I’ve also had the opportunity to apply these design-driven, data-powered techniques to more traditional reporting at The Chicago Reporter. I used data visualization to tell the stories of fundraising in the Illinois State’s Attorney race, examine the context of Mayor Lori Lightfoot’s poverty initiatives, and to show racial and economic disparities in an Illinois program that intercepts outstanding ticket debt from state tax refunds.
Most recently, Josh McGhee, Matt Chapman, and I questioned official police narratives about arrests during the first days of the uprising that began after the death of George Floyd. After our story, CPD shut off access to its arrest data API. That led to an outcry from the mayor’s transparency task force and other members of civil society to provide robust access to anonymized arrest data. Much of that data is now available via the city’s open data portal.
The Chicago Reporter was founded in 1972, following a time of great social upheaval in the United States. When it launched, it described itself as an “information service.”
The Reporter has always adapted with the times. When Roy Larson, The Reporter’s second editor and publisher, took over in the early 80s, “he recognized that it needed to look better. We were one of the first organizations to do what was then called desktop publishing,” according to former reporter Jim Schrag. The Reporter went from a scrappy newsletter full of rudimentary tables to a glossy magazine with well-produced stories. And it broadened its lens to include both racial and economic injustice.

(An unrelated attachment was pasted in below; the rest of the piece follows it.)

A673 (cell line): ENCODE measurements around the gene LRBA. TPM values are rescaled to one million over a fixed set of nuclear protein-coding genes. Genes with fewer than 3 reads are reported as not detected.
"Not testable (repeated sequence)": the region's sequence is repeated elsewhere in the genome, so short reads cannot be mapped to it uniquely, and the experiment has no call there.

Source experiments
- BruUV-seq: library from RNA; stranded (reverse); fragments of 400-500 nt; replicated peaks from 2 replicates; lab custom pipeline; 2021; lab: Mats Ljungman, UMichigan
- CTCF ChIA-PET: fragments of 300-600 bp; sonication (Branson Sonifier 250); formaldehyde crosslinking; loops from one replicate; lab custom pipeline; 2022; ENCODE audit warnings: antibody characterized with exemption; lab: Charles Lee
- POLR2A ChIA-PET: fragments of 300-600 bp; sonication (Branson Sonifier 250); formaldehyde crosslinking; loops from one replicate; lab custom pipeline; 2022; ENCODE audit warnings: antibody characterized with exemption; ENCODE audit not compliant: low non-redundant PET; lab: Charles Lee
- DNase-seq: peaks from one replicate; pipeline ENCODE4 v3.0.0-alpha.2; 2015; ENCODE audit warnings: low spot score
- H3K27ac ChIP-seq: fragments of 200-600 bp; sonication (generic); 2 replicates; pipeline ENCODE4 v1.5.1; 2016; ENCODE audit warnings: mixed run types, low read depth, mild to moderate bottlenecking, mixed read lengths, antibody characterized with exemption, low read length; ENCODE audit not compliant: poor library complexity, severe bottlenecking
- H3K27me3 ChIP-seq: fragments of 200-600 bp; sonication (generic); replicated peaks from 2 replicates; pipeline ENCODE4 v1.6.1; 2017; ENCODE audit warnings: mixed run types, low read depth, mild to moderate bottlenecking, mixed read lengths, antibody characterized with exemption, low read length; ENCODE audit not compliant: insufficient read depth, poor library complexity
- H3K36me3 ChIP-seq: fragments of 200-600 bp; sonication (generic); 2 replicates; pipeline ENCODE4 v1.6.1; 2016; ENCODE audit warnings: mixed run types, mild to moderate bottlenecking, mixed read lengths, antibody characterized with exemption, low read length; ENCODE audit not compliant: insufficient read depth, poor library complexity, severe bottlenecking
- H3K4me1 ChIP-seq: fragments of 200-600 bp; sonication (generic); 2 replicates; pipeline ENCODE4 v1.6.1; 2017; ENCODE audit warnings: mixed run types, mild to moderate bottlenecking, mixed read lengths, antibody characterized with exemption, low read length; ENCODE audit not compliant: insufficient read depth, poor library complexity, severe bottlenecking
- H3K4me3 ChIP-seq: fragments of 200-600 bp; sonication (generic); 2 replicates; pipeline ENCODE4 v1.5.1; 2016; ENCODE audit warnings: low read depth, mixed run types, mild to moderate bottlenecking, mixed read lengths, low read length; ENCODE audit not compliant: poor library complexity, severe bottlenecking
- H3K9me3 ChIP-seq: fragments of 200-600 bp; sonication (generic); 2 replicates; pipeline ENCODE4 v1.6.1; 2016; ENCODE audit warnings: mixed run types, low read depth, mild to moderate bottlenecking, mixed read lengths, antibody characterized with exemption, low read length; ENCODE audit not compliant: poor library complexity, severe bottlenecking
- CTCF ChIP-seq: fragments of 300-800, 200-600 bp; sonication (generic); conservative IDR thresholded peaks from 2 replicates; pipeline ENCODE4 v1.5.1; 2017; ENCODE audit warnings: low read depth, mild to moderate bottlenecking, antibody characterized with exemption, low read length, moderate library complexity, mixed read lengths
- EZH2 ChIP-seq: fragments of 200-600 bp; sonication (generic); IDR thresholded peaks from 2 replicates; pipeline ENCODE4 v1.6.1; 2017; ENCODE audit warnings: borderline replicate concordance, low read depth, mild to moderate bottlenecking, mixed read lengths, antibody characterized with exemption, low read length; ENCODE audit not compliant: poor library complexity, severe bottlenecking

Almost 50 years later, we’re back to making scrappy newsletters and providing fundamental information services, only now we can reach hundreds of thousands of people who will be encountering our reporting on five inch screens while they watch the latest series on Netflix and worry how the federal government may escalate the racial, economic, and political crises in this country further.
Whatever is next in Chicago and Illinois, The Chicago Reporter will be right there with you, delivering the information you need to protect yourself, create accountability, and further justice in your community.